Food fraud, "the intentional adulteration of food with cheaper ingredients for economic gain", is a well-documented crime that has existed in the U.S. and Europe for many decades. It has only received more attention in recent years as the fear of bioterrorism has increased. Numerous cases of intentional food fraud have been discovered over the last few years. As of 2013, the foods most commonly listed as adulterated or mislabelled in the United States Pharmacopeia Convention's Food Fraud Database were: milk, olive oil, honey, saffron, fish, coffee, orange juice, apple juice, black pepper, and tea... more on that here
- Adulterated food
- List of food contamination incidents
- List of herbs with known adverse effects
- History of artificial food colorants
- Category:Foodborne illnesses
- Category:Food safety
- Food defense
And here I was just getting into curry...Food adulteration a rising problem in India: In a recent report, the Public Health Foundation of India attributed 80 percent of all premature deaths to contaminated food and water.
The CDC gives a laundry list of spices with average lead level ≥1 mg/kg sampled during lead investigations:Often fraud is perpetrated in high value food commodities and those which come via complex supply chains. Probably herbs and spices fit these characteristics more than any other food ingredients and are thus highly vulnerable . . .
Similar studies done in areas where the spice is produced indicate that it is a source of exposure for children . . .Lead can contaminate spices during many points in the global supply chain. Spices are often grown in countries polluted by leaded gasoline, smelters, battery manufacturing plants, and mines. Lead is deposited in soil and water from airborne pollutants and fertilizer application. Lead dust from grinding machinery can also contaminate spices. Spices might also be adulterated deliberately with lead to enhance color or increase weight. Because >95% of spices consumed in the United States are imported, recommendations to purchase only locally grown spices are impractical. According to the World Health Organization, the permissible limit of lead for infant formula is 0.02 mg/kg lead and for salt is 2 mg/kg. No U.S. permissible limit for lead in spices exists; however, the FDA limit for lead in natural-source food color additives (e.g., paprika, saffron, and turmeric) is 10 mg/kg. The FDA action levels (i.e., the levels at which an investigation is undertaken, or a recall is issued, depending upon the circumstances and findings) for products intended for consumption by children are 0.1 mg/ kg for candy and 0.5 mg/kg for other foods; however, spices are not considered food intended for consumption by children.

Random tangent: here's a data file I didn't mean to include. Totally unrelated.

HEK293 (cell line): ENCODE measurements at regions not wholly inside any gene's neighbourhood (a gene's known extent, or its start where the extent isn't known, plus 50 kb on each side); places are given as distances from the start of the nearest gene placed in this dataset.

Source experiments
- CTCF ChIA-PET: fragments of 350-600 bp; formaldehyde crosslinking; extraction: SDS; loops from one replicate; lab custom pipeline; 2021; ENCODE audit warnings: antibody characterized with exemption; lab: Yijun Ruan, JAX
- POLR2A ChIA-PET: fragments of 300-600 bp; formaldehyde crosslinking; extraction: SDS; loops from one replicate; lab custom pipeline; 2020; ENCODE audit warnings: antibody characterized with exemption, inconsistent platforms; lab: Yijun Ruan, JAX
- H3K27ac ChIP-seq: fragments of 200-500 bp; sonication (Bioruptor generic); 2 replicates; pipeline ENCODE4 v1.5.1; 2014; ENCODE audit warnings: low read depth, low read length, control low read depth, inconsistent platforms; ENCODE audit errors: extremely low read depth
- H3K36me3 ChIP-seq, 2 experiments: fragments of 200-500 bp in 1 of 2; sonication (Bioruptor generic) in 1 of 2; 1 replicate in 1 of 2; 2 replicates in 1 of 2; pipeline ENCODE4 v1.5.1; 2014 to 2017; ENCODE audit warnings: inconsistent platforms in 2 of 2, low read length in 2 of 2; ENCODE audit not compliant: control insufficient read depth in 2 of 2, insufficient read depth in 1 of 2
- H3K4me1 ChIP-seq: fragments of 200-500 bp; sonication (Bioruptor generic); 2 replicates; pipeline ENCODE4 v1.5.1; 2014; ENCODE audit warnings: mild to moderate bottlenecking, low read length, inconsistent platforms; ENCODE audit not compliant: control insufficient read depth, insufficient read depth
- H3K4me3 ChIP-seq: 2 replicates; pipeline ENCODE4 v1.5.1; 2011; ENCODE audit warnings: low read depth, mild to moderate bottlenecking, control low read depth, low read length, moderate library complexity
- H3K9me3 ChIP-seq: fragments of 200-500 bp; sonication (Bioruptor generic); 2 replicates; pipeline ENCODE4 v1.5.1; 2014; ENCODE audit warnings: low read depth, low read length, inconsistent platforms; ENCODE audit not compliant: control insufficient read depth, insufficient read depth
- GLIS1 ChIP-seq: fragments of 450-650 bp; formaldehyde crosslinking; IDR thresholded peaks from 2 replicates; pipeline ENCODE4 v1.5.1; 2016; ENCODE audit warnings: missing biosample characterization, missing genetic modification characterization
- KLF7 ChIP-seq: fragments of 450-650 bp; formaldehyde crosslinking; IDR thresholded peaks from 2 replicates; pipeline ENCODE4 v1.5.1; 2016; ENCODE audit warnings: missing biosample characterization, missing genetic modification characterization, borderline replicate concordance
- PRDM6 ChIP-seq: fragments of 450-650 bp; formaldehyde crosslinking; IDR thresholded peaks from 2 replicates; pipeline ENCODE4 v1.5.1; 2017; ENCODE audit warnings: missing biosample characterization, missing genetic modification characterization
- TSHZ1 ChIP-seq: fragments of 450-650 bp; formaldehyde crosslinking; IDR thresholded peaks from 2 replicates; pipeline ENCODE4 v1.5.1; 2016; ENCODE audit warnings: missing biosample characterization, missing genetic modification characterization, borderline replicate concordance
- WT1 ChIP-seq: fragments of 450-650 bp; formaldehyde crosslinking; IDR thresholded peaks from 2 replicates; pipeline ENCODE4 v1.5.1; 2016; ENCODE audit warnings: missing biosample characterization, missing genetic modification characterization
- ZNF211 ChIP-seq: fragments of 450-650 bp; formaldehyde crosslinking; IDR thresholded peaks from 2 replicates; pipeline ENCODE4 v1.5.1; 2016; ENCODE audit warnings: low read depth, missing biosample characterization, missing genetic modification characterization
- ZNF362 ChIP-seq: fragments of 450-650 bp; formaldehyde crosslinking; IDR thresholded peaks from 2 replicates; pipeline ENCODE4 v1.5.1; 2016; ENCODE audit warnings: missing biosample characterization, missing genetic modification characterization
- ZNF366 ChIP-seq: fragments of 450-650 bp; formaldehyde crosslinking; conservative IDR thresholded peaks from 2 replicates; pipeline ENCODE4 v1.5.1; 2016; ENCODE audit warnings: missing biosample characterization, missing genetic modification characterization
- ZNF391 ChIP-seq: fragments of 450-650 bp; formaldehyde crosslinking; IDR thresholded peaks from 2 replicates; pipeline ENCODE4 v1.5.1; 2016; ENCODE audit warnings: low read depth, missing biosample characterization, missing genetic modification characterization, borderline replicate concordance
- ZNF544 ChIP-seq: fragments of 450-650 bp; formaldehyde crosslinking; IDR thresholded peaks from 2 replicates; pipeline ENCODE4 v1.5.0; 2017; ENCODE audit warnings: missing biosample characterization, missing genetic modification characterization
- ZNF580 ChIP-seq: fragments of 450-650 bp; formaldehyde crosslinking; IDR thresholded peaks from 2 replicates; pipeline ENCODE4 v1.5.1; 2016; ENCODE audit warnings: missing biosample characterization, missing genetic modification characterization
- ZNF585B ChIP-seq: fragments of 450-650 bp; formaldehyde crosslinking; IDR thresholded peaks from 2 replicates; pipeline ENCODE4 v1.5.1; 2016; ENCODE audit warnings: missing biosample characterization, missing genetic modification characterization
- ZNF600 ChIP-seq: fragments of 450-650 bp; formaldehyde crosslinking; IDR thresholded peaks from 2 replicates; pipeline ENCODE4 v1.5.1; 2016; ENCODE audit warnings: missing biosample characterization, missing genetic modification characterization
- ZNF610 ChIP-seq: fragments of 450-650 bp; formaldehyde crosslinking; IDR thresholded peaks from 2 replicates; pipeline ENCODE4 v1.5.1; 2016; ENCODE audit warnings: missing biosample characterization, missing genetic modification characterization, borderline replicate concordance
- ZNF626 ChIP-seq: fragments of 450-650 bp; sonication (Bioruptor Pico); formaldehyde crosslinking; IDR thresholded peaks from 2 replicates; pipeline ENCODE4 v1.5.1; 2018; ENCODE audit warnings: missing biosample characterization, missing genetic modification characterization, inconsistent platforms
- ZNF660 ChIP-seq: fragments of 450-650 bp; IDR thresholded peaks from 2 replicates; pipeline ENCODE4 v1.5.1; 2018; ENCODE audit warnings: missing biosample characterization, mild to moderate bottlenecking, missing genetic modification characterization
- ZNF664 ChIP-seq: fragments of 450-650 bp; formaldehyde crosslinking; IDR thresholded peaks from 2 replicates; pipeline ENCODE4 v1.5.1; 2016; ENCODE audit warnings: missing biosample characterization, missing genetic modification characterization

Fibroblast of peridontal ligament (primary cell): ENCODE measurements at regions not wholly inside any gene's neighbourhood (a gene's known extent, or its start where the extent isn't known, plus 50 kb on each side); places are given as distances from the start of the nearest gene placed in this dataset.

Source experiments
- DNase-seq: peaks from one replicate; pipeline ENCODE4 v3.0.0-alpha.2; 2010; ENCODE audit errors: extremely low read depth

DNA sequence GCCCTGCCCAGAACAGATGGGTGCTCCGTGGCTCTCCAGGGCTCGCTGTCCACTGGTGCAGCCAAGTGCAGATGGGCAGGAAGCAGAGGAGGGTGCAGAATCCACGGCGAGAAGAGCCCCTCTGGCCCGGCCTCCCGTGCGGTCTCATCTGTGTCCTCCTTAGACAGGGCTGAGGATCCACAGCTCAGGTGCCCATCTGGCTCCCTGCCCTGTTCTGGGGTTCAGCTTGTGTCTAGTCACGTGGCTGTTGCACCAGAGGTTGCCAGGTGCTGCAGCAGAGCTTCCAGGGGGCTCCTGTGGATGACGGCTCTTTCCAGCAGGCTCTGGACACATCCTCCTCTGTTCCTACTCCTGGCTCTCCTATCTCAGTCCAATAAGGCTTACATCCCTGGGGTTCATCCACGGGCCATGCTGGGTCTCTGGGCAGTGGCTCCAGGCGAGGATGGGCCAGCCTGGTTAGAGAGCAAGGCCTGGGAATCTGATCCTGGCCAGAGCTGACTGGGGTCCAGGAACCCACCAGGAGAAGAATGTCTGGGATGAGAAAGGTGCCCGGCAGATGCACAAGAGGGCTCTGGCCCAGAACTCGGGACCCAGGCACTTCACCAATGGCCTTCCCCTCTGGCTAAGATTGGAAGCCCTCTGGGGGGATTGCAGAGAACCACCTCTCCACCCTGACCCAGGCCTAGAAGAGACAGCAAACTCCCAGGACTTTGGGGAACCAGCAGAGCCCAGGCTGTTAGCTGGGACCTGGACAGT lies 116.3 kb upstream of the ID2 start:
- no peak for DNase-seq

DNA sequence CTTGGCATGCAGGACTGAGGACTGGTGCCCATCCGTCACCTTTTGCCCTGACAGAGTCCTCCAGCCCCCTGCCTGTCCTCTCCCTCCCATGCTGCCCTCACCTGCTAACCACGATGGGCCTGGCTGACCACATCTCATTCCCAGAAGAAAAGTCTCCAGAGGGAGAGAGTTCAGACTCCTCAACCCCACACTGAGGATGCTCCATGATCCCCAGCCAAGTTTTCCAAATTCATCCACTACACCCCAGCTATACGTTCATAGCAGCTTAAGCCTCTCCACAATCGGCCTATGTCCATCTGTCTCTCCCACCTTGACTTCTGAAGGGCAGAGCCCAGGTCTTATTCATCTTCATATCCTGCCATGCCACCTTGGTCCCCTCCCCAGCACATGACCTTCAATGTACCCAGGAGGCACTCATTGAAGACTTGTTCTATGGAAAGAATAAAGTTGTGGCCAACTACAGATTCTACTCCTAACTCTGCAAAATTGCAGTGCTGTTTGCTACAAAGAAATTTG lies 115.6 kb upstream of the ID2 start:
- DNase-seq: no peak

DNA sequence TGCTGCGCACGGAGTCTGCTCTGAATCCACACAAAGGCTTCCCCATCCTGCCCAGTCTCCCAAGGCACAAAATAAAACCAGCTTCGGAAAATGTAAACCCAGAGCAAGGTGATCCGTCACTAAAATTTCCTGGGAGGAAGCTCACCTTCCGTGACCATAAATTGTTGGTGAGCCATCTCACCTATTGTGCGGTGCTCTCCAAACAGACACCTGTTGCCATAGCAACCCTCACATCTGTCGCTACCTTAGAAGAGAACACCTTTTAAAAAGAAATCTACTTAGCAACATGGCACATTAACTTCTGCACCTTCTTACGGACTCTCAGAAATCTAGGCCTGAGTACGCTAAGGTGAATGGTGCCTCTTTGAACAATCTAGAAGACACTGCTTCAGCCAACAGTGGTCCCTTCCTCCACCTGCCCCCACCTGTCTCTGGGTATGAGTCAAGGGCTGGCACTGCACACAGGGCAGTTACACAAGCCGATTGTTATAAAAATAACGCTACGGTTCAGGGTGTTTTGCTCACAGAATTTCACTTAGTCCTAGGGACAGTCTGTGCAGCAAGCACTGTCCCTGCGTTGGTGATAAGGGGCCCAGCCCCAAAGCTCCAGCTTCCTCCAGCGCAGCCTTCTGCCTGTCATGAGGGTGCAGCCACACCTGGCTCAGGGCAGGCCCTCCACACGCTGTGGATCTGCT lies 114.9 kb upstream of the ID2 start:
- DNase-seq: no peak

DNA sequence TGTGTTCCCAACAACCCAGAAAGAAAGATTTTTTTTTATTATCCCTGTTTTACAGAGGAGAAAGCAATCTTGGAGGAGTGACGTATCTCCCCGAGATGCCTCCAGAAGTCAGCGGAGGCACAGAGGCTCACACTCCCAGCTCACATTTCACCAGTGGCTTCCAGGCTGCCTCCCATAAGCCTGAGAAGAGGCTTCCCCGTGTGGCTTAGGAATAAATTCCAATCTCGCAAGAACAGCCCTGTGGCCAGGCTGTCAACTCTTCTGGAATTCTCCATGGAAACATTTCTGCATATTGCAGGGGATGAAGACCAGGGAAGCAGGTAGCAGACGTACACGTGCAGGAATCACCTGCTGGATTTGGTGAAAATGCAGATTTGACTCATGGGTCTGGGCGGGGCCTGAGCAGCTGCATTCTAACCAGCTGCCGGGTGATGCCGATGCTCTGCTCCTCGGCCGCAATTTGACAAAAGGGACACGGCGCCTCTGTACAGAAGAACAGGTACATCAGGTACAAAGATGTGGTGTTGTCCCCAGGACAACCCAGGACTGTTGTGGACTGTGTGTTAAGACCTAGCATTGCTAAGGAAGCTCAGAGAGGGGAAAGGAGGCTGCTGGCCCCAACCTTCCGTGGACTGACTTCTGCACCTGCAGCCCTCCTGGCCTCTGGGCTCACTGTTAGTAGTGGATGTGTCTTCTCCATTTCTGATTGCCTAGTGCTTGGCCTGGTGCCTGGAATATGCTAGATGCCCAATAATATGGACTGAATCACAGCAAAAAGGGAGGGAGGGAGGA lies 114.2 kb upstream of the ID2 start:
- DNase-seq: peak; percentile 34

A Spoonful of Lead: A 10-Year Look at Spices as a Potential Source of Lead Exposure . . .In our study, turmeric samples had high concentrations of lead, with high levels of bioaccessibility, suggesting that contamination of food spices may be an important source of lead exposure in this setting.
In general, they say that lead exposure has been declining in the USA . . . However, it seems that spices are mostly imported/rebranded, and often adulterated. Supposedly, there are some simple tests that we may do to detect adulteration in spices, although I haven't found them to be advocated by health agencies. Well, I'll be doing taste tests in order to rethink my recipes and see how many spices I can eliminate, flavor-wise, before getting into that home testing alchemy. Maybe water testing kits could work, but spices aren't cheap anyway, and would only cost more if the quality control were improved, I guess... then again, I'd imagine that unsuspecting people still pay top dollar for the adulterated stuff—'spice supplements' especially—but either way, such a choice should be off the table, and none of it should be impure (well, I heard that was only an illicit drug thing).New York City Department of Health and Mental Hygiene tested more than 3000 samples of consumer products during lead poisoning case investigations and surveys of local stores, and of these, spices were the most frequently tested (almost 40% of the samples)... More than 50% of the spice samples had detectable lead, and more than 30% had lead concentrations greater than 2 ppm. Average lead content in the spices was significantly higher for spices purchased abroad than in the United States. Certain commonly used spices, particularly those purchased abroad in Georgia, Bangladesh, Pakistan, Nepal, and Morocco, can have very high lead levels, which can contribute to lead body burden. This underscores the need to develop comprehensive interventions that educate consumers and initiate intergovernmental efforts for stricter global food regulations.
Just when you thought it was safe to have a spice rack...
Variety is the death of spice: did you know that there are more fucking spice racks than there are spices, and the spice aint even fucking right?
You can't make this stuff up!